The 11-member commission, including three doctors, presented its report to Florida's new Governor Charlie Crist on Mar. 1. It said it was unable to determine whether Diaz experienced pain during his execution. But it called on Florida to investigate whether the three-chemical lethal cocktail now being used should be replaced with something else.
A day after the report's publication, Governor Crist announced that he was directing the secretary of the Florida Department of Corrections, James McDonough, to study lethal injection procedures in all 37 U.S. states where this was still being used for executions. He also ordered McDonough to decide which of the report's recommendations should be immediately implemented.
But neither the report nor governor's quick response are likely to halt the slowly building anti-death penalty movement in the United States. This has been growing since the Diaz execution. A three-state survey by IPS showed that worldwide media attention generated by the Diaz execution was also reflected domestically by an increase in public interest in anti-death penalty organizations.
"Executions have been too long exempted from public view," said Mark Elliott of Floridians for Alternatives to the Death Penalty. He confirmed his organization had been receiving more calls and e-mails than usual since the Diaz execution.
In Virginia, a typically conservative Republican state, there had been a "gradual increase" in public inquiries to the organization Virginians for Alternatives to the Death Penalty. The organization's head, Jack Dryden-Travers, said the Diaz execution was "slowly turning people off the death penalty here in Virginia."
On the west coast in California, a state traditionally liberal and Democratic, interest in the death penalty issue was also on the increase after the Diaz execution. Lance Lindsey, executive director of Death Penalty Focus of California, said his organization was getting many inquiries because of the Diaz execution. "It has created more interest in the death penalty among Californians. General support for the death penalty continues to wane."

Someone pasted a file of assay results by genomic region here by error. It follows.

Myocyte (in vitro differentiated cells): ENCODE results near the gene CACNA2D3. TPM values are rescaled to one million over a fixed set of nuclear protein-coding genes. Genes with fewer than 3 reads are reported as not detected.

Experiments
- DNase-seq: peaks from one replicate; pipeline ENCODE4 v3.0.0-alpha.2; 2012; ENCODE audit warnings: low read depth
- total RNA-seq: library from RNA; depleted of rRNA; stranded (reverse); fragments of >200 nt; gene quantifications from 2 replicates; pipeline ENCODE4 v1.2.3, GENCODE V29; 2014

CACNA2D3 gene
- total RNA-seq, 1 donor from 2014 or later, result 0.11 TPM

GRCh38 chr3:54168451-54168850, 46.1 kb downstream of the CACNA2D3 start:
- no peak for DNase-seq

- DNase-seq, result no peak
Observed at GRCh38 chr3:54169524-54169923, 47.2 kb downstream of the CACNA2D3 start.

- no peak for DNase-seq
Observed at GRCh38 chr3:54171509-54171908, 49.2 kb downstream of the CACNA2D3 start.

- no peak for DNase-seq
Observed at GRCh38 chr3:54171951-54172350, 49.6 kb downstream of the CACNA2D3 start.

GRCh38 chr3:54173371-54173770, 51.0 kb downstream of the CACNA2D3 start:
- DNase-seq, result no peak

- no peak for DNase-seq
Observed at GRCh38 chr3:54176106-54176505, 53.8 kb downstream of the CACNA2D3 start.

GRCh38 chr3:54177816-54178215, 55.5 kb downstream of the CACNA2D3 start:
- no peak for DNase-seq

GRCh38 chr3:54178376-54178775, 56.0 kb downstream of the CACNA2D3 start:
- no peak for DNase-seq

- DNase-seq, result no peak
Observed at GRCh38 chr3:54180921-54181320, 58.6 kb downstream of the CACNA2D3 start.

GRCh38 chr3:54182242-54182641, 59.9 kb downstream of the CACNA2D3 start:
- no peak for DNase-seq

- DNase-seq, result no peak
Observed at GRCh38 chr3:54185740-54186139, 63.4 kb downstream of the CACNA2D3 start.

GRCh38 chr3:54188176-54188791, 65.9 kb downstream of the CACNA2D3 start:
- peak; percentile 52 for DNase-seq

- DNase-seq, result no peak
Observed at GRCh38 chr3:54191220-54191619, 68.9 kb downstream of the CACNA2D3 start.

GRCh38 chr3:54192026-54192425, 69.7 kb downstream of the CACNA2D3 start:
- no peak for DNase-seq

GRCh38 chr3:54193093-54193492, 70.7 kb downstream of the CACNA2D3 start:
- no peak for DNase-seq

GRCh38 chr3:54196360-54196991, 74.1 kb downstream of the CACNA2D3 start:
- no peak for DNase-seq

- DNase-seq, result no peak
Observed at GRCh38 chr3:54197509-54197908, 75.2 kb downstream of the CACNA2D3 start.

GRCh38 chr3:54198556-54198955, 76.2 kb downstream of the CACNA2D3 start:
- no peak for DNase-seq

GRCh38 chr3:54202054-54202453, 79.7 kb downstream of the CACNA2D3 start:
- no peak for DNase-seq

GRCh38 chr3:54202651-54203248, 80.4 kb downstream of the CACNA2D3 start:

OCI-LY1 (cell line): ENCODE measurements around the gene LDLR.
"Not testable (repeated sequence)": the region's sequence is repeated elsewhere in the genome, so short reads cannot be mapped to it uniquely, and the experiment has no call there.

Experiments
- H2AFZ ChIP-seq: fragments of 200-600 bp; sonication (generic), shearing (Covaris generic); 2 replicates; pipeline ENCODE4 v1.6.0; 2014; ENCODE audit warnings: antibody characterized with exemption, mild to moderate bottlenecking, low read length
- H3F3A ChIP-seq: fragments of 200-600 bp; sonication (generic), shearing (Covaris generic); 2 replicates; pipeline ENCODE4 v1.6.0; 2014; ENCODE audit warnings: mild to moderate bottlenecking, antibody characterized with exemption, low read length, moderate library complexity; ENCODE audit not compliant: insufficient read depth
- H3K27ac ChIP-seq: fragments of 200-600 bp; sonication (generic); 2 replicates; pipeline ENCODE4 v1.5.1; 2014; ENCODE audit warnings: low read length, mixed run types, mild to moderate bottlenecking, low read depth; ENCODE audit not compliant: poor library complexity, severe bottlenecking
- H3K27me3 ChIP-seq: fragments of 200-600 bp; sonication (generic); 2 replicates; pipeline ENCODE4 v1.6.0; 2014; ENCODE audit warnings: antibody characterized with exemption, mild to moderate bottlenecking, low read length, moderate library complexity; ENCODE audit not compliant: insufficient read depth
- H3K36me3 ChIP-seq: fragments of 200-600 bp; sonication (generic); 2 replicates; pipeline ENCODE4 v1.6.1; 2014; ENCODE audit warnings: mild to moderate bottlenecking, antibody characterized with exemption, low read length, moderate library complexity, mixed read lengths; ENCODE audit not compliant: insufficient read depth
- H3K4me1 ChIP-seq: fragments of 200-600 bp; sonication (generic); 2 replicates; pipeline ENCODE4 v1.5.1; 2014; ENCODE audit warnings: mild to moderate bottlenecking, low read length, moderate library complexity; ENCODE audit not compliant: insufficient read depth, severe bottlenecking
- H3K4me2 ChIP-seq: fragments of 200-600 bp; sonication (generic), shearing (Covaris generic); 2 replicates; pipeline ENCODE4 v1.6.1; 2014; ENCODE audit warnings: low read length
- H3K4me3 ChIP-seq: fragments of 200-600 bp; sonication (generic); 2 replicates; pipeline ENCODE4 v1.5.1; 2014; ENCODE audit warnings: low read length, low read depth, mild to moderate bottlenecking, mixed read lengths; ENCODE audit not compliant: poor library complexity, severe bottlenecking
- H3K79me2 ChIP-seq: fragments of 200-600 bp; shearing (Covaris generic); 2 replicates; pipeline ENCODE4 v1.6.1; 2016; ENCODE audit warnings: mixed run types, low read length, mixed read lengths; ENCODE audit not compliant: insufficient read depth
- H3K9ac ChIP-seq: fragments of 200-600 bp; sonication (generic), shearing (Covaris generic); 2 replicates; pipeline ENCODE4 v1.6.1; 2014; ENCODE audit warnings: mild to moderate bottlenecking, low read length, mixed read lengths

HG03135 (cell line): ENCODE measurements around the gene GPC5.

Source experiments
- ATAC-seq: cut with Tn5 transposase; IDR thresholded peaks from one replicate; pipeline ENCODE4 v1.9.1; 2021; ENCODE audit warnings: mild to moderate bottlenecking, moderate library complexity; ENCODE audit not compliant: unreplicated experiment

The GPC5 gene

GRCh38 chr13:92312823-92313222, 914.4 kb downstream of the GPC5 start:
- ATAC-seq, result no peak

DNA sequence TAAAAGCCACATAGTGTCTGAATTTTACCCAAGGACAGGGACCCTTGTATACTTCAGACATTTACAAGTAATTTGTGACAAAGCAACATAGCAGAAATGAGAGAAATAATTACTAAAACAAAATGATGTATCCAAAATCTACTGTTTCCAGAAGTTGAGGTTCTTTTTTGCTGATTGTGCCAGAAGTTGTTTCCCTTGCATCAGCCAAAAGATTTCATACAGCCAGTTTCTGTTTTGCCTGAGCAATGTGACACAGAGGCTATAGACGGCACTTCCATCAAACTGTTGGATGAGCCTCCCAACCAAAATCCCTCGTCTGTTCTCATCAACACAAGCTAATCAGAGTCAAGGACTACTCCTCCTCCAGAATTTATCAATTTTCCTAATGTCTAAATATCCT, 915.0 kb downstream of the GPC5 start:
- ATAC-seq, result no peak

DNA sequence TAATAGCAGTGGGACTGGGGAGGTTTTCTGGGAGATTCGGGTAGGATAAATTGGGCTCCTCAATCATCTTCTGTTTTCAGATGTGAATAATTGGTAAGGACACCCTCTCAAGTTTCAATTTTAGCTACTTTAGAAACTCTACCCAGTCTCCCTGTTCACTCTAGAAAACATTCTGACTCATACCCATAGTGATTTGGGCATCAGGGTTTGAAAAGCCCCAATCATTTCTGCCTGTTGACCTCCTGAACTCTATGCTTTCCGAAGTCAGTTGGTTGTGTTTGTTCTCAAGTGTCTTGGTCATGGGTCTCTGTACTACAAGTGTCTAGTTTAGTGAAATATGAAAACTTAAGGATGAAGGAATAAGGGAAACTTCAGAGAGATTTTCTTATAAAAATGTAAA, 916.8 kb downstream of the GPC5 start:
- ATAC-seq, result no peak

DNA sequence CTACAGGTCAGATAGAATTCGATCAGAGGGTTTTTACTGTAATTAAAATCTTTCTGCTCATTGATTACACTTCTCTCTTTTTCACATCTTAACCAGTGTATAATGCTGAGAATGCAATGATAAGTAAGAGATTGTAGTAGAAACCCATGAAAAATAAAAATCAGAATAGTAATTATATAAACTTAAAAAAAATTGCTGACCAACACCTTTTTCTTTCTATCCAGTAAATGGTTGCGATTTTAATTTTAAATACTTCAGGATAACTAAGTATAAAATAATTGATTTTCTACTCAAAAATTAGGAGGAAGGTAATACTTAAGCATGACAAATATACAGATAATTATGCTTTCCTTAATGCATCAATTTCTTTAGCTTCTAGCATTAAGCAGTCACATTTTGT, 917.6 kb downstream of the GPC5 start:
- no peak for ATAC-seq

He added that his state was currently looking into "lethal injection procedures and also the medical training of executioners."
The issue of the competence and training of state executioners surfaced dramatically during the Florida commission's questioning of Diaz's executioner. Out of sight and speaking into a telephone in a muffled voice, the executioner told the commission that he had "no medical training and no qualifications."
Carol Weihrer, president of Anesthesia Awareness, was also present in the room on the same day the executioner gave evidence. "I heard him -- I believe that it was a man -- testify that he didn't know who mixed the chemicals, or if the person who mixed the chemicals had any medical training," she told IPS.
In 1998, Weihrer was operated on for the removal of an eye. She told the commission that for the operation she was given an anaesthetic which contained a derivative of one of the three chemicals used in the deadly cocktail given to Diaz. The anaesthetic did not take full effect and she could literally feel her eye being removed, she told the commission.
Richard Dieter, executive director of the Death Penalty Information Center, confirmed to IPS that it was not uncommon in other states for lethal injections to be administered by prison officers, not doctors. "Doctors don't want to participate because it goes against their Hippocratic Oath," he said, adding that there were now "11 states that have holds on lethal injections."
The American Medical Association has a clear and unambiguous ruling "strictly prohibiting" doctors from participating in state executions. Last July, the association widely circulated its guidelines specifically covering lethal injections. No medical practitioner was allowed to prescribe drugs for an execution, administer drugs or participate in an execution in any way.
Doctors were also barred from pronouncing an executed person dead. Doctors were under oath to protect lives and any form of participation in executions "erodes public confidence in the medical profession," said William G. Plested III, president of the association.
The Florida commission has called for more training for its state executioners and clearer instructions on execution procedures. A number of other recommendations have been suggested. One considered especially significant was from State Senator Victor Crist, known as a vociferous supporter of the death penalty who played a major role in the framing of Florida's law on lethal injections. He told reporters that he was considering asking the lawmakers to now allow audio recordings of all future executions.
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